cew (constance22) Wed 24 Dec 03 11:00
A lot less respect for educated people in the US (as opposed to Europe, South America, some parts of Asia). Instead, there's a Khmer Rouge-y chorus of orchestrated sneers, railings against the "elite," town against gown. Did the anticultural trend begin with Nixon and those nattering nabobs of negativism? Maoist Joe McCarthy? Not sure, but it's going strong. In Chile, workers from every class could quote Neruda with pride. Who's America's equivalent icon?
Curtis White (curtiswhite) Wed 24 Dec 03 11:36
Wow. One day to go and this conversation finally gets really interesting. Great posts everyone. Medieval barber surgeons were no doubt oppressed and no doubt alienated if you can buy into notions of human normativity. Marx referred to "natural children" when he wanted to refer to human capacity out from under capitalism. Bob Daniels: Like I said earlier, I'm as massey as they come. I was saved by sputnik and raised by hippies (metaphorically). Sorry you found the book tedious. I'm an intellectual and an artist, but I'd like to think I am those things not in a pedantic sense (why didn't you have to look up that word? Can't you imagine someone who would? What would you say to that person who didn't know the word pedantic? I don't mean to be confrontational. I actually think these would be good things to ask yourself.) but as a way of saying "Thought and art gave me a kind of life I couldn't imagine when I was growing up (quite absurd).") And I do think that attentions spans are part of the medium's message: we get dumber. Imagine, people like Hegel could compose feats of linear thinking that are impossible to conceive today. Cynthia: dumb and dumber? Coiro: Nice to hear from you again. Thought earlier nastiness had driven you from the fold. Your comments on one of my favorite movies goes right to the heart. I saw an Iranian movie resently that began by looking at a red wall and a faucet and a chair and maybe a flower for several very long and breathtaking minutes. Finally you just had to say, "Oh yeah, movies are a VISUAL art form." Look at Werner Herzog's movies and all the time he spends just looking at natural formations, like a mountain, forest, river, horizon. They become part of the drama. they are characters. That's smart in a way nearly nothing in American cinema is smart. Kill Bill? Forget it. Adolescents rule the roost here. Constance22: That's spot on. In the nineteenth century there were Hegel societies in Cincinnati and St. Louis and their membership was all working men. Railroad guys, factory guys sitting down after work to drink dark beer and contemplate the master/slave dialectic. the first and only general strike in the United States was in St. Louis in 1882 (?) and was led by German working men many of whom were also armchair philosophers and political theorists after Marx and Hegel. I'd love to talk to working people about Hegel, I think they need him. But I wonder if I'd escape with my life. That fact describes a social pathology that my book is very much about. The ideas we need are forbidden to us...and we do the forbidding. (Consider that too Bob.) As for our icon. P Diddy?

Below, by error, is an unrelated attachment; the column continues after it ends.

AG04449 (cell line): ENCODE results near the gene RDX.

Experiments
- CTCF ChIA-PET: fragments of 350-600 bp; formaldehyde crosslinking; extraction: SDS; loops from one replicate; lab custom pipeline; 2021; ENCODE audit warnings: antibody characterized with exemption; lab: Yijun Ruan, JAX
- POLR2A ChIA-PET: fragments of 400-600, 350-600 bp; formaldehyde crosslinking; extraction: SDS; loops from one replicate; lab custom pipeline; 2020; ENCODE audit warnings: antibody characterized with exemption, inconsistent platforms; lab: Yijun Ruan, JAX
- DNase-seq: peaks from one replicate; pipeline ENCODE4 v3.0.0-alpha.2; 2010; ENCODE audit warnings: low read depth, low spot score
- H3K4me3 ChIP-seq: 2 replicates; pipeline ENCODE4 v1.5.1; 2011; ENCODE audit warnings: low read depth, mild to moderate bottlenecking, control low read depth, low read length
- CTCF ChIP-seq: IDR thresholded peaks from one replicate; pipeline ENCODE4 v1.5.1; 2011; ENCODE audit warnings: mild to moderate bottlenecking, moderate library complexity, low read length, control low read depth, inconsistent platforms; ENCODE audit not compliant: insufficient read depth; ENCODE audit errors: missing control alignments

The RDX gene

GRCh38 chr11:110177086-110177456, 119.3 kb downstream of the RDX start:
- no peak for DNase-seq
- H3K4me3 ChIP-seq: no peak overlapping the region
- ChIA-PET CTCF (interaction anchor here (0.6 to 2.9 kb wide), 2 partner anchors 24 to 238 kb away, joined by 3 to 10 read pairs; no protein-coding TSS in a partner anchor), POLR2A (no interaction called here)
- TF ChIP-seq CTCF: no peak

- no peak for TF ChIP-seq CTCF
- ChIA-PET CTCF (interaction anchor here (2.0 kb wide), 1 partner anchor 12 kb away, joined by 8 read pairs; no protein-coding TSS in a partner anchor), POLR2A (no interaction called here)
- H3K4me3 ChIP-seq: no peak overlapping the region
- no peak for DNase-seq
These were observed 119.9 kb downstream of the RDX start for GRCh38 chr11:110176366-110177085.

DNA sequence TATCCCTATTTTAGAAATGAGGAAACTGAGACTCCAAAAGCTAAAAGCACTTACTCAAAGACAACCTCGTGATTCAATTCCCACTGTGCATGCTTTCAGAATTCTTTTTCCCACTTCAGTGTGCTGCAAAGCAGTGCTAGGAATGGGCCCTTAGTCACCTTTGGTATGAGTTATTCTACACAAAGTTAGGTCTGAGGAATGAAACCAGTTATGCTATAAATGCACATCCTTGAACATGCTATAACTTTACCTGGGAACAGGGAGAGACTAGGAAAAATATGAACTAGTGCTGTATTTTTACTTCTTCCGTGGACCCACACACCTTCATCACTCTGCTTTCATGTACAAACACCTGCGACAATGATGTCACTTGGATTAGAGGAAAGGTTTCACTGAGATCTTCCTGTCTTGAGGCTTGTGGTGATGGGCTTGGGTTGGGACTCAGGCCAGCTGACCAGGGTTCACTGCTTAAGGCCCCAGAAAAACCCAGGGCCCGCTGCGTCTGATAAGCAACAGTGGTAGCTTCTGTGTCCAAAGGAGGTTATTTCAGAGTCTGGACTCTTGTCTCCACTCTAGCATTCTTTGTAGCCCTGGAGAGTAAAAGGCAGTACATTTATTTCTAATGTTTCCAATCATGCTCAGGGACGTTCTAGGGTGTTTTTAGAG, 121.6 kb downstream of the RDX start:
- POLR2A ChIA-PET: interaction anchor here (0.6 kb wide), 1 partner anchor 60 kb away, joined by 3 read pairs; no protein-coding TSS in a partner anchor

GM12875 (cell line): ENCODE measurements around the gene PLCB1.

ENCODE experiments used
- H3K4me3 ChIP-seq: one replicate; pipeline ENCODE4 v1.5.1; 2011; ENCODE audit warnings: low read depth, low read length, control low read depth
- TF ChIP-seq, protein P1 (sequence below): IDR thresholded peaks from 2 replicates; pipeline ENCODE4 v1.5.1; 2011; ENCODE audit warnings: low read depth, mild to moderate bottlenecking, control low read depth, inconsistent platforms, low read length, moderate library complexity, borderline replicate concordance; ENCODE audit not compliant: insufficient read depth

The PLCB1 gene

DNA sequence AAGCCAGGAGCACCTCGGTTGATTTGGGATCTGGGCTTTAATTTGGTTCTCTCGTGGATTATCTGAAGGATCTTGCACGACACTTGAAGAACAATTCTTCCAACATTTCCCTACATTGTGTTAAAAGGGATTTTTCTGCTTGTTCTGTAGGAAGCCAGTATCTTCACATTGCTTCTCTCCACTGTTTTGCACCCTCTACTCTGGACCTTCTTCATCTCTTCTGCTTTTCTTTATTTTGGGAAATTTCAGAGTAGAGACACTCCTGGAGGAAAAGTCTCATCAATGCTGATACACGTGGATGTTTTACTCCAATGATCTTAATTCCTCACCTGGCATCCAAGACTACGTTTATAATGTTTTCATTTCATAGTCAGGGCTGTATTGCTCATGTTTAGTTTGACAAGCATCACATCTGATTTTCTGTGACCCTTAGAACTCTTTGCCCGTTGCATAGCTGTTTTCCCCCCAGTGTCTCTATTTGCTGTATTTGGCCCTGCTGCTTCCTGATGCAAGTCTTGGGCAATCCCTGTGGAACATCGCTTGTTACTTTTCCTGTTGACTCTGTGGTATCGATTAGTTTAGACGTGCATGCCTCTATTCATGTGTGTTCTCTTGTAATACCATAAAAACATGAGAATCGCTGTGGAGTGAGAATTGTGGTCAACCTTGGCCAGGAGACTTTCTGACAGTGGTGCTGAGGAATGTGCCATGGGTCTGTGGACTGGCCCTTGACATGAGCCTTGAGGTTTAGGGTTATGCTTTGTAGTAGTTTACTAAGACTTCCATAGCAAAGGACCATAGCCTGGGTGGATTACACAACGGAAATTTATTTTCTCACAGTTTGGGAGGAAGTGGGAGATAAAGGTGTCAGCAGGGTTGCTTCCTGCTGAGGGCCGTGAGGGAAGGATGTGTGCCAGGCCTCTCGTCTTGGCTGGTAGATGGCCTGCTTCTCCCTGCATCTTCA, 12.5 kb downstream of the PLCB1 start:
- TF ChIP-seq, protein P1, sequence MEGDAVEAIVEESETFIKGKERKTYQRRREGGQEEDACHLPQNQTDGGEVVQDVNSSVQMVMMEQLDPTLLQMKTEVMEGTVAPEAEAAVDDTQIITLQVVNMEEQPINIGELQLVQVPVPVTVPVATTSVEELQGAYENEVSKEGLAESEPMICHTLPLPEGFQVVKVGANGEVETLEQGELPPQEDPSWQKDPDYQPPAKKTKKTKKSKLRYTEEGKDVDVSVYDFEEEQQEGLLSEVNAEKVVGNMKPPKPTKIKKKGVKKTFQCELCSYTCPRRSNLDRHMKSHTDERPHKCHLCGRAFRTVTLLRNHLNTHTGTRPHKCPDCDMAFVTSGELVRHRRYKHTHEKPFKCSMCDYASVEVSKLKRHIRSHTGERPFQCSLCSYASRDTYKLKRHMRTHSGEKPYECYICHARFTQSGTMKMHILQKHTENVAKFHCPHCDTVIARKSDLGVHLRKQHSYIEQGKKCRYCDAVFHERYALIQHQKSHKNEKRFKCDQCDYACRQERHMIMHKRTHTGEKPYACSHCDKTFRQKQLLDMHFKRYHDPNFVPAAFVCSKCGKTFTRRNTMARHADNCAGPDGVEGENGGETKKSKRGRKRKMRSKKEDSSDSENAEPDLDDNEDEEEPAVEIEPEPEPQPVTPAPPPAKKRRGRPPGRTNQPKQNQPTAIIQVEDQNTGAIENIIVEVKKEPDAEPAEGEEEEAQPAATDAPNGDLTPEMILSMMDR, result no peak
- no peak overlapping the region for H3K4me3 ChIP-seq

Curtis White (curtiswhite) Wed 24 Dec 03 11:38
bob daniels: You mention "axon." I used to know an axon. Not a very pleasant fellow. But, unhappily, he passed away a short time ago.
cew (constance22) Wed 24 Dec 03 11:49
Ooh. In synch. (I actually put in "P. Diddy?" in the first draft, then took it out.) Hegel societies? You're kidding! No, I know you're not kidding. Cripes, what has become of us?